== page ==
The Bluetooth, GPS, WiFi, and LTE radios all worked perfectly. First, pairing with the Galaxy S7 via the Gear app could not have been easier. The connection between the two was unshakable.

Since the Gear S3 can store music and has its own music app, you can pair the watch with headphones and listen will jogging sans smartphone. Loading music involves beaming it over from your Galaxy phone or dislodging it from a PC (Sorry, Macs not supported.) It takes for-freaking-ever. The music app if straightforward enough. The watch/headphone combo dropped the Bluetooth connection a few times, but music sounds pretty good. You're better off just streaming directly from Spotify via WiFi or LTE, which you can do quite easily.

The GPS radio tracks workouts with incredible accuracy. The watch showed me exactly where I'd been during an afternoon stroll and was as even able to show which side of the street I walked on. The Gear S fitness app has been fine-tuned to take advantage of the GPS radio. It includes an accurate speedometer and altimeter for tracking bicycle rides. It's a little too cold to hop on my bike right now, but the altimeter is on point, which I appreciated during a short hike. The WiFi radio functions seamlessly when coverage is available.

The Gear S3 is one of the first wearables I've tested that has an independent connection to a cellular network. Embedded LTE, combined with AT&T's NumberSync service, allows you to make/receive phone calls and send/receive text messages from your main number even when your phone is nowhere in sight. This is awesome. I purposely left the phone in my car during a shopping trip and was still able to send messages back and forth with family members about Christmas gifts when roaming about the local mall.

The LTE radio also means you can leave your phone at home during runs or walks and not miss any essential communications. The speakerphone is just good enough with respect to volume and quality. It's best used for short conversations to confirm plans, etc. Don't expect to hold hours-long convos with your latest crush via the Gear S3. The Gear S3 includes an SOS function that will automatically reach out to predetermined contacts with a triple-press of the lower control button. The alert sends a text message and records location details. This is clutch for people who prioritize their personal safety.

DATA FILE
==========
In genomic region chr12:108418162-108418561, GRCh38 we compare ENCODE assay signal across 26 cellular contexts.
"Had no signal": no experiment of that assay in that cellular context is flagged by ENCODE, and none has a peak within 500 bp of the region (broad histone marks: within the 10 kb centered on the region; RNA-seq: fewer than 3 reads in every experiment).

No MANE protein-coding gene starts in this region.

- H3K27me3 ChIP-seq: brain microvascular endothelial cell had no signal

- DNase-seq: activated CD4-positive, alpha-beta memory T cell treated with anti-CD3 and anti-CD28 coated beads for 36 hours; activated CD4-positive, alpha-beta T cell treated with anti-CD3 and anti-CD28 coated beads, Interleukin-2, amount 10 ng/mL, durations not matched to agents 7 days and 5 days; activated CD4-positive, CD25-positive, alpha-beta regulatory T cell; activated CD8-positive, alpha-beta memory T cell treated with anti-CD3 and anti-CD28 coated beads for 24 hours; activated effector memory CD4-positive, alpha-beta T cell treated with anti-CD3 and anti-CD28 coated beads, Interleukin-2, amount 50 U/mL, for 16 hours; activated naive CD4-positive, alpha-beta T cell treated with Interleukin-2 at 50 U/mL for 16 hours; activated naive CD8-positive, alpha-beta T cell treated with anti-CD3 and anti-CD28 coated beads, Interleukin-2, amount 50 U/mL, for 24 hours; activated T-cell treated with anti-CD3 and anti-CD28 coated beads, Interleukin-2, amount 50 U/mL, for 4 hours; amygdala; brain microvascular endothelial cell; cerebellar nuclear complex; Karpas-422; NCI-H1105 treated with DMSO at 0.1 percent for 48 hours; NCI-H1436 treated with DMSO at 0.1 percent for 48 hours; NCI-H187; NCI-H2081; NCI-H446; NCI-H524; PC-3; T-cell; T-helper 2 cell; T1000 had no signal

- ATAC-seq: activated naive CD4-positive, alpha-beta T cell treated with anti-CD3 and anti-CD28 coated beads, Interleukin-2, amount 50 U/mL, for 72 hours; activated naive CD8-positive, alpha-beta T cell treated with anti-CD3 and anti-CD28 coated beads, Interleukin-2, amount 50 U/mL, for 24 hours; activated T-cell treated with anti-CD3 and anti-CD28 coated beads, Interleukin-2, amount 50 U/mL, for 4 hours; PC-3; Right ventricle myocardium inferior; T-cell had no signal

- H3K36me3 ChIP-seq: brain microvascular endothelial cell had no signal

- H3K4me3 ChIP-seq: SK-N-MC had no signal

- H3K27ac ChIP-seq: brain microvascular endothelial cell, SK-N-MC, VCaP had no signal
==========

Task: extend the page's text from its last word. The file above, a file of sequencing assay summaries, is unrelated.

AT&T's NumberSync delivers on its promise of merging calls/messaging between phone and watch. Anything you do on the phone is reflected on the corresponding app on the watch and vice versa. This is key if you have just the watch and want to look through recent calls for a specific number.


Samsung has done a very good job in crafting a powerful smartwatch in the Gear S3. The device pack every possible feature and actually delivers on Samsung's promises.

The Frontier and Classic styles give people two basic form factors to choose from, and the ecosystem of straps allows for some personalization of the watch. The only negative aspect of the design is the sheer size, which may be too large for people with small or slim wrists. The screen and battery life are great, and the watch can certainly take some punishment. I wish S Voice were better.

Samsung has designed what is probably the best user interface on a modern wearable with the Gear S3's rotating bezel and circular menu arrangement. Toss in features such as NumberSync, strong radio performance, a decent selection of apps, and you have a capable stand-alone device that nearly does it all.

Pricing for the Gear S3 is reasonable. The non-LTE models go for $300 and the LTE variants cost $50 more. The Apple Watch starts at $350 and goes up to well more than $1000. With Google's Android Wear platform on hold, the Gear S3 is the only smartwatch I'd recommend to Android users.

Our Ratings

About the author, Eric M. Zeman:

Eric has been covering the mobile telecommunications industry for 17 years at various print and online publications. He studied at Rutgers Newark and University of Kentucky, and has a degree in writing. He likes playing guitar, attending concerts, listening to music, and driving sports cars.


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Crunchy Frog

Dec 30, 2016, 9:14 AM

Great successor to the S2

After buying an Gear S2 and using it for a few days I returned it and bought the Gear S3 instead and what a difference.

Samsung may have intended the S2 and S3 to coexist as separate products but I can easily say that after a few days of using the S3 there really is no comparison when it comes to performance and especially battery life. While the two share a common core of functionality that is very similar, the S3 feels so much more refined and works without the hiccups that the S2 was prone to. Despite the claims that the S2 could get two or three days of life between charges, I could only get a day out of it with nearly every feature disabled including 3G.

I am still evaluating the S3 since it's only been a few days but so far I am ...